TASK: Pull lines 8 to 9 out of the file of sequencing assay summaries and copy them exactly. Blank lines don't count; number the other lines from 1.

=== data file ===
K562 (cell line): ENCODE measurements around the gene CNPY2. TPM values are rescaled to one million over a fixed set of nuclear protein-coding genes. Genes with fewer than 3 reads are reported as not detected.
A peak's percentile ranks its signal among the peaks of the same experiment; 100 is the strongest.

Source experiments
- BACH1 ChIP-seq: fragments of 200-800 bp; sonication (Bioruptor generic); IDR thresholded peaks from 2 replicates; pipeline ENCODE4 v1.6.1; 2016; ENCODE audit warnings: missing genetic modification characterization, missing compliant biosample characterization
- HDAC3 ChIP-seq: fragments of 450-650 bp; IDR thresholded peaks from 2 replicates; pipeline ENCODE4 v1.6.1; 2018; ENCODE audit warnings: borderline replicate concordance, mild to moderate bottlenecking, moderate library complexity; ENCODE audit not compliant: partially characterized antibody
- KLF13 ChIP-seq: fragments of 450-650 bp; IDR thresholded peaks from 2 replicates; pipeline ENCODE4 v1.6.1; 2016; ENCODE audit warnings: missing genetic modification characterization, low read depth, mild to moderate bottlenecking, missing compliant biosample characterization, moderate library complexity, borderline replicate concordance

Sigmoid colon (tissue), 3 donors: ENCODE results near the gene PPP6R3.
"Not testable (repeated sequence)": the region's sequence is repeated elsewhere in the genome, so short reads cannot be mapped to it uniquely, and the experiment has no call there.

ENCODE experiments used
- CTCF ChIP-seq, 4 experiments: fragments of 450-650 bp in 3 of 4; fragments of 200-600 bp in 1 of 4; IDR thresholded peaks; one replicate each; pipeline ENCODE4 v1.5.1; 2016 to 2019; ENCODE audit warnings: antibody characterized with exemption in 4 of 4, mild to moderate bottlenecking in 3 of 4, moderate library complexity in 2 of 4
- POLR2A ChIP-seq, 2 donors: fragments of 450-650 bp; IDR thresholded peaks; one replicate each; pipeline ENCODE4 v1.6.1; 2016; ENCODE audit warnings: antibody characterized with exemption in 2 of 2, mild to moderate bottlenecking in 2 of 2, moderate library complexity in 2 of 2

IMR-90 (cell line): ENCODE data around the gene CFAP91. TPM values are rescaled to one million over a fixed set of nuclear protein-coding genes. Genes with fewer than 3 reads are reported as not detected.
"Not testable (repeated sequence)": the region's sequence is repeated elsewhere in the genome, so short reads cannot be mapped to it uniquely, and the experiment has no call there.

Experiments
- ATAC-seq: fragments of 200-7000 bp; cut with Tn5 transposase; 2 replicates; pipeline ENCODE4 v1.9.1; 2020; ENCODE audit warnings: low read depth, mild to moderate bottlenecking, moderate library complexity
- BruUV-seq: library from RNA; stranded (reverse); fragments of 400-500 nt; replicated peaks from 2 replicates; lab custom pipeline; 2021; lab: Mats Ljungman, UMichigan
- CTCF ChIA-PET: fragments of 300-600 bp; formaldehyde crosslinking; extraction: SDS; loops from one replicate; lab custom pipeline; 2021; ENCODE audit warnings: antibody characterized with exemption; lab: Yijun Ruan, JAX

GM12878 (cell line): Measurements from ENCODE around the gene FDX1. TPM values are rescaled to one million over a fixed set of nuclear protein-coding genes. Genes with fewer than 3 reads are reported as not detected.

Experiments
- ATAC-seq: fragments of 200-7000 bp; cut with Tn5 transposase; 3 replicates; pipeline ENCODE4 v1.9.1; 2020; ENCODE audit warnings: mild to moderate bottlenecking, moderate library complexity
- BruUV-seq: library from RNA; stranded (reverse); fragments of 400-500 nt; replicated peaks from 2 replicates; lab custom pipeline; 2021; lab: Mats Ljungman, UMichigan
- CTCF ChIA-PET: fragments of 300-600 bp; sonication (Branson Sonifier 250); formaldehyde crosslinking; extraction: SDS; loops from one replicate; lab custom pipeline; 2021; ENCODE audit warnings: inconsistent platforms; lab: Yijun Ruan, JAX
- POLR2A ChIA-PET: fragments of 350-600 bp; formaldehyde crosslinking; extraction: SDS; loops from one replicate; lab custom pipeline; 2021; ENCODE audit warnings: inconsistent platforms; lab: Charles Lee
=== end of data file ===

"Not testable (repeated sequence)": the region's sequence is repeated elsewhere in the genome, so short reads cannot be mapped to it uniquely, and the experiment has no call there.

ENCODE experiments used